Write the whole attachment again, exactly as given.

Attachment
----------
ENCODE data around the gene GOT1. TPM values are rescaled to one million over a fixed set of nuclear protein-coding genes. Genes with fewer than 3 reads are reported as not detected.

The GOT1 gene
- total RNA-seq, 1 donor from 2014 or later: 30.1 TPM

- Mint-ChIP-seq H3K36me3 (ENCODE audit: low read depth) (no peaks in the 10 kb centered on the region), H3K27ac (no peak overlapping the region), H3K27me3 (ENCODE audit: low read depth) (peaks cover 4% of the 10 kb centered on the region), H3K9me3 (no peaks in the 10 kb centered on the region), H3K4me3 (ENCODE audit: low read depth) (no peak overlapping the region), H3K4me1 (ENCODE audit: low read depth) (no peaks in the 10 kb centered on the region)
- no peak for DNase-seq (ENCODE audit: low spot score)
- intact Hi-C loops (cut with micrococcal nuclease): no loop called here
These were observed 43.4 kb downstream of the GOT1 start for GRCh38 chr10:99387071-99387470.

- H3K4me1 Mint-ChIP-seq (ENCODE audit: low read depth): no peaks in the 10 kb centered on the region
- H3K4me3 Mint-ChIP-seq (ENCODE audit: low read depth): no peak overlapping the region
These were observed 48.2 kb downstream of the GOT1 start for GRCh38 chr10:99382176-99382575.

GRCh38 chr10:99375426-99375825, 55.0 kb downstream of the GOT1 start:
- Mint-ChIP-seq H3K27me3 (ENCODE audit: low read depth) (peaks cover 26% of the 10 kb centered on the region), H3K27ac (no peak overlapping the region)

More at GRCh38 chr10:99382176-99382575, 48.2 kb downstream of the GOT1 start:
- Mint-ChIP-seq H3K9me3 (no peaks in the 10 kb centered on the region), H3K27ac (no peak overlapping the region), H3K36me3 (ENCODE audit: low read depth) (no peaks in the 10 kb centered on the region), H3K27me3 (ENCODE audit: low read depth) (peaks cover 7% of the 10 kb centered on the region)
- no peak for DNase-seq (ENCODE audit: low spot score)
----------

ENCODE data around the gene GOT1. TPM values are rescaled to one million over a fixed set of nuclear protein-coding genes. Genes with fewer than 3 reads are reported as not detected.

The GOT1 gene
- total RNA-seq, 1 donor from 2014 or later: 30.1 TPM

- Mint-ChIP-seq H3K36me3 (ENCODE audit: low read depth) (no peaks in the 10 kb centered on the region), H3K27ac (no peak overlapping the region), H3K27me3 (ENCODE audit: low read depth) (peaks cover 4% of the 10 kb centered on the region), H3K9me3 (no peaks in the 10 kb centered on the region), H3K4me3 (ENCODE audit: low read depth) (no peak overlapping the region), H3K4me1 (ENCODE audit: low read depth) (no peaks in the 10 kb centered on the region)
- no peak for DNase-seq (ENCODE audit: low spot score)
- intact Hi-C loops (cut with micrococcal nuclease): no loop called here
These were observed 43.4 kb downstream of the GOT1 start for GRCh38 chr10:99387071-99387470.

- H3K4me1 Mint-ChIP-seq (ENCODE audit: low read depth): no peaks in the 10 kb centered on the region
- H3K4me3 Mint-ChIP-seq (ENCODE audit: low read depth): no peak overlapping the region
These were observed 48.2 kb downstream of the GOT1 start for GRCh38 chr10:99382176-99382575.

GRCh38 chr10:99375426-99375825, 55.0 kb downstream of the GOT1 start:
- Mint-ChIP-seq H3K27me3 (ENCODE audit: low read depth) (peaks cover 26% of the 10 kb centered on the region), H3K27ac (no peak overlapping the region)

More at GRCh38 chr10:99382176-99382575, 48.2 kb downstream of the GOT1 start:
- Mint-ChIP-seq H3K9me3 (no peaks in the 10 kb centered on the region), H3K27ac (no peak overlapping the region), H3K36me3 (ENCODE audit: low read depth) (no peaks in the 10 kb centered on the region), H3K27me3 (ENCODE audit: low read depth) (peaks cover 7% of the 10 kb centered on the region)
- no peak for DNase-seq (ENCODE audit: low spot score)